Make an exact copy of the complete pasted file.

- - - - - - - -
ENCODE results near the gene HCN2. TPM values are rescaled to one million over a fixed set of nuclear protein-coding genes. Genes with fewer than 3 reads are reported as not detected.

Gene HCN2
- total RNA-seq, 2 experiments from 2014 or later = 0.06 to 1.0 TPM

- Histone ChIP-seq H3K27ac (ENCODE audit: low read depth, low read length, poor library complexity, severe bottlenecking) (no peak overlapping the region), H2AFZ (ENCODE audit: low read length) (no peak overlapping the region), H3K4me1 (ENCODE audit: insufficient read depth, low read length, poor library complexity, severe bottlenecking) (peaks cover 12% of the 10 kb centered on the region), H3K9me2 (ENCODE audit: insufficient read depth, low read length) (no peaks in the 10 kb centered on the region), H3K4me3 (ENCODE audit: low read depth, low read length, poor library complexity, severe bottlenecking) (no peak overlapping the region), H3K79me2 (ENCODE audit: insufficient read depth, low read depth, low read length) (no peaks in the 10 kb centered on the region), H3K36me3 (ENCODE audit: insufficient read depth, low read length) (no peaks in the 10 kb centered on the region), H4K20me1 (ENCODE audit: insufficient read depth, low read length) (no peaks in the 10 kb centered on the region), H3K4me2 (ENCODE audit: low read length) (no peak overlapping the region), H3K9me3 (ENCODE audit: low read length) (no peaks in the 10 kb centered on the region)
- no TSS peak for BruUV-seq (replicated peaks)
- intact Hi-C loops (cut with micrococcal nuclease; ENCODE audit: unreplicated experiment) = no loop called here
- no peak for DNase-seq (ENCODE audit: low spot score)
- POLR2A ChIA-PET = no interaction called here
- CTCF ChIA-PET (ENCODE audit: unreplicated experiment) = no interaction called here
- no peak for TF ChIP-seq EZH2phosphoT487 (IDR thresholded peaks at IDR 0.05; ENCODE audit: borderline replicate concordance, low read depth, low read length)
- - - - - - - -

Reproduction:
ENCODE results near the gene HCN2. TPM values are rescaled to one million over a fixed set of nuclear protein-coding genes. Genes with fewer than 3 reads are reported as not detected.

Gene HCN2
- total RNA-seq, 2 experiments from 2014 or later = 0.06 to 1.0 TPM

- Histone ChIP-seq H3K27ac (ENCODE audit: low read depth, low read length, poor library complexity, severe bottlenecking) (no peak overlapping the region), H2AFZ (ENCODE audit: low read length) (no peak overlapping the region), H3K4me1 (ENCODE audit: insufficient read depth, low read length, poor library complexity, severe bottlenecking) (peaks cover 12% of the 10 kb centered on the region), H3K9me2 (ENCODE audit: insufficient read depth, low read length) (no peaks in the 10 kb centered on the region), H3K4me3 (ENCODE audit: low read depth, low read length, poor library complexity, severe bottlenecking) (no peak overlapping the region), H3K79me2 (ENCODE audit: insufficient read depth, low read depth, low read length) (no peaks in the 10 kb centered on the region), H3K36me3 (ENCODE audit: insufficient read depth, low read length) (no peaks in the 10 kb centered on the region), H4K20me1 (ENCODE audit: insufficient read depth, low read length) (no peaks in the 10 kb centered on the region), H3K4me2 (ENCODE audit: low read length) (no peak overlapping the region), H3K9me3 (ENCODE audit: low read length) (no peaks in the 10 kb centered on the region)
- no TSS peak for BruUV-seq (replicated peaks)
- intact Hi-C loops (cut with micrococcal nuclease; ENCODE audit: unreplicated experiment) = no loop called here
- no peak for DNase-seq (ENCODE audit: low spot score)
- POLR2A ChIA-PET = no interaction called here
- CTCF ChIA-PET (ENCODE audit: unreplicated experiment) = no interaction called here
- no peak for TF ChIP-seq EZH2phosphoT487 (IDR thresholded peaks at IDR 0.05; ENCODE audit: borderline replicate concordance, low read depth, low read length)